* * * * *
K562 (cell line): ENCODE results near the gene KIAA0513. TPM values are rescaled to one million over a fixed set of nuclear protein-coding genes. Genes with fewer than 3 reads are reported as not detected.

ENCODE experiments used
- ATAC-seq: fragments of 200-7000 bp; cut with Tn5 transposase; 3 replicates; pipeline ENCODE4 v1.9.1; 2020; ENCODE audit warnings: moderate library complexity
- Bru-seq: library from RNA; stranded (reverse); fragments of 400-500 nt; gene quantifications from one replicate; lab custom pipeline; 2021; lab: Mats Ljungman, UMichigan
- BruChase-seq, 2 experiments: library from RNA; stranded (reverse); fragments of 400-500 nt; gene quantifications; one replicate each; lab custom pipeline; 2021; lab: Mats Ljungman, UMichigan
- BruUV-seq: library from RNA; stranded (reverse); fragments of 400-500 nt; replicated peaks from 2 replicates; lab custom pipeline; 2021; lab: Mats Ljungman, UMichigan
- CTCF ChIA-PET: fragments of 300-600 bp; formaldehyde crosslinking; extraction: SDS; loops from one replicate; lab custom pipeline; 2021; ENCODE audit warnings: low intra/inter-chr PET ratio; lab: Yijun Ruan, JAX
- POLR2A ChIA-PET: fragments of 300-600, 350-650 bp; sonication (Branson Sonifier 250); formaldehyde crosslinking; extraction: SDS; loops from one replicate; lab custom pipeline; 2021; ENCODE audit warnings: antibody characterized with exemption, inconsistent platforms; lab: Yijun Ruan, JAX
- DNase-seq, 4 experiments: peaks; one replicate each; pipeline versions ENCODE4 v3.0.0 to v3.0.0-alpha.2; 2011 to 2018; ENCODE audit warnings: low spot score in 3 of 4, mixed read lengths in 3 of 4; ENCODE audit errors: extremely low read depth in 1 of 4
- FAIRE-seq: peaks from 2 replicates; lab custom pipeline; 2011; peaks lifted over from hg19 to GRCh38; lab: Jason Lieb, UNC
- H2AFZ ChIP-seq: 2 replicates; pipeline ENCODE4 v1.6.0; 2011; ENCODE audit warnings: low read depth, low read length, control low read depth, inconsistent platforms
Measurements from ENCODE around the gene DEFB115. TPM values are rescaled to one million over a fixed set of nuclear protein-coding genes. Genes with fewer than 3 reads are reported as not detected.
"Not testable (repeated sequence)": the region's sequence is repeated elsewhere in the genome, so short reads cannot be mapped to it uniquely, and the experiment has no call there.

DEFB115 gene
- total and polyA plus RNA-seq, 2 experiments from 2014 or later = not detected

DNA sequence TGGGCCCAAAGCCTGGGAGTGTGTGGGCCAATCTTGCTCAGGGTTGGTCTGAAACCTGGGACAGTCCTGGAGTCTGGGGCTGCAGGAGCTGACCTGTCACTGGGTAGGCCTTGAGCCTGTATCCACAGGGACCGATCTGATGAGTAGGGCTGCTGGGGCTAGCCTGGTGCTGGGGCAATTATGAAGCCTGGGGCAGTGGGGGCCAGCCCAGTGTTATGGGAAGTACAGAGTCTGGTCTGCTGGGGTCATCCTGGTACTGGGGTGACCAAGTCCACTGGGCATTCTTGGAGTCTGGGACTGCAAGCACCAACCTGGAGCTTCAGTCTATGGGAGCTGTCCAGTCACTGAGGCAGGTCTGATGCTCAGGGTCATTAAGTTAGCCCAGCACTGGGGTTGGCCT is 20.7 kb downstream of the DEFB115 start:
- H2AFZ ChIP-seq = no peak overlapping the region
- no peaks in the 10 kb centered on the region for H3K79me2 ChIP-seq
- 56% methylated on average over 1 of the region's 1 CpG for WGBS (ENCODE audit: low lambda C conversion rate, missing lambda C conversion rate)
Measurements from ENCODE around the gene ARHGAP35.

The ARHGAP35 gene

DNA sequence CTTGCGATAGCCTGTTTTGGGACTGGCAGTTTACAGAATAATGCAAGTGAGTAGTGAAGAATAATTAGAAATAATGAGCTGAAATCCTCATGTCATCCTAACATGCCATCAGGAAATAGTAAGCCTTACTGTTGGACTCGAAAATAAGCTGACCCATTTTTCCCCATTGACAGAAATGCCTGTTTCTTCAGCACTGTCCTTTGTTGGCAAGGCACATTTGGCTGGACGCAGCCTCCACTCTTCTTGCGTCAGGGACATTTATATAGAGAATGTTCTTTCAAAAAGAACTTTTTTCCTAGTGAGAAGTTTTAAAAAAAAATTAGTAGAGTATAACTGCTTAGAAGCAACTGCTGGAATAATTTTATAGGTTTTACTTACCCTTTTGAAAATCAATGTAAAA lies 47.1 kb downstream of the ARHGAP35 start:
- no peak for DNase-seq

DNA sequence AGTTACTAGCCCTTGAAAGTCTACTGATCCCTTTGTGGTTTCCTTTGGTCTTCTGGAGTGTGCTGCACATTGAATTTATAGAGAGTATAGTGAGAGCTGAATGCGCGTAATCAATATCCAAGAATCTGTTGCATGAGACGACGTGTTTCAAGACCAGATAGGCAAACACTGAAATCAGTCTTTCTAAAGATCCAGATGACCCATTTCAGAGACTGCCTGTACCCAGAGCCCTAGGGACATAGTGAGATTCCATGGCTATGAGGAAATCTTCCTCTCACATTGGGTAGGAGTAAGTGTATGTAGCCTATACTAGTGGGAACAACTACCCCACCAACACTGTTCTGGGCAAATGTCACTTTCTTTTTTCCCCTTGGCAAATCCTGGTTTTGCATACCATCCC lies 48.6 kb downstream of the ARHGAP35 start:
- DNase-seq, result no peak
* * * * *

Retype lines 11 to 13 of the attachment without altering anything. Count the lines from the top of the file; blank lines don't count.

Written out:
- H2AFZ ChIP-seq: 2 replicates; pipeline ENCODE4 v1.6.0; 2011; ENCODE audit warnings: low read depth, low read length, control low read depth, inconsistent platforms
Measurements from ENCODE around the gene DEFB115. TPM values are rescaled to one million over a fixed set of nuclear protein-coding genes. Genes with fewer than 3 reads are reported as not detected.
"Not testable (repeated sequence)": the region's sequence is repeated elsewhere in the genome, so short reads cannot be mapped to it uniquely, and the experiment has no call there.